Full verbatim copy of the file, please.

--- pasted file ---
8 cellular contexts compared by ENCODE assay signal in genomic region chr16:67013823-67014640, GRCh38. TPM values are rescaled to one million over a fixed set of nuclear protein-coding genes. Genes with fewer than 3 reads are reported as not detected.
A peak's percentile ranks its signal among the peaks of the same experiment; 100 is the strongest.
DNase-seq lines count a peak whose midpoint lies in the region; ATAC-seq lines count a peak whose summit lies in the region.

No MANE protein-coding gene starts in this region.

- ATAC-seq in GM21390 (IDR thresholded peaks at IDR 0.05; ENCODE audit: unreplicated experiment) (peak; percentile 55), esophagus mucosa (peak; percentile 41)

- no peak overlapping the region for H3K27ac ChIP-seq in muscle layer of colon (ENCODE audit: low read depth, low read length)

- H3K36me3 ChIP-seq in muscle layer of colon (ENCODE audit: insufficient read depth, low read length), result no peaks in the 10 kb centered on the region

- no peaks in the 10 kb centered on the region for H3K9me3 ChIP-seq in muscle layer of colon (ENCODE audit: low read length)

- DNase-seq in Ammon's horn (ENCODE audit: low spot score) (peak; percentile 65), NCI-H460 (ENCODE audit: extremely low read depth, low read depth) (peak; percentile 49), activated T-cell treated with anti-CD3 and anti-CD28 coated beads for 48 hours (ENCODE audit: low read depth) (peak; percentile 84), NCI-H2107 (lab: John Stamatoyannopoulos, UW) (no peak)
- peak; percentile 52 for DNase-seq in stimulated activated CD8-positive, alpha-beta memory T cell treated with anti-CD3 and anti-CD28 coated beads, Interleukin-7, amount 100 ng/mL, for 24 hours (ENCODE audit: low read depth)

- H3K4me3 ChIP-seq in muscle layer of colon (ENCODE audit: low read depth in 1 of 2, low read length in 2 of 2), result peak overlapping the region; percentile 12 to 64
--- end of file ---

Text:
8 cellular contexts compared by ENCODE assay signal in genomic region chr16:67013823-67014640, GRCh38. TPM values are rescaled to one million over a fixed set of nuclear protein-coding genes. Genes with fewer than 3 reads are reported as not detected.
A peak's percentile ranks its signal among the peaks of the same experiment; 100 is the strongest.
DNase-seq lines count a peak whose midpoint lies in the region; ATAC-seq lines count a peak whose summit lies in the region.

No MANE protein-coding gene starts in this region.

- ATAC-seq in GM21390 (IDR thresholded peaks at IDR 0.05; ENCODE audit: unreplicated experiment) (peak; percentile 55), esophagus mucosa (peak; percentile 41)

- no peak overlapping the region for H3K27ac ChIP-seq in muscle layer of colon (ENCODE audit: low read depth, low read length)

- H3K36me3 ChIP-seq in muscle layer of colon (ENCODE audit: insufficient read depth, low read length), result no peaks in the 10 kb centered on the region

- no peaks in the 10 kb centered on the region for H3K9me3 ChIP-seq in muscle layer of colon (ENCODE audit: low read length)

- DNase-seq in Ammon's horn (ENCODE audit: low spot score) (peak; percentile 65), NCI-H460 (ENCODE audit: extremely low read depth, low read depth) (peak; percentile 49), activated T-cell treated with anti-CD3 and anti-CD28 coated beads for 48 hours (ENCODE audit: low read depth) (peak; percentile 84), NCI-H2107 (lab: John Stamatoyannopoulos, UW) (no peak)
- peak; percentile 52 for DNase-seq in stimulated activated CD8-positive, alpha-beta memory T cell treated with anti-CD3 and anti-CD28 coated beads, Interleukin-7, amount 100 ng/mL, for 24 hours (ENCODE audit: low read depth)

- H3K4me3 ChIP-seq in muscle layer of colon (ENCODE audit: low read depth in 1 of 2, low read length in 2 of 2), result peak overlapping the region; percentile 12 to 64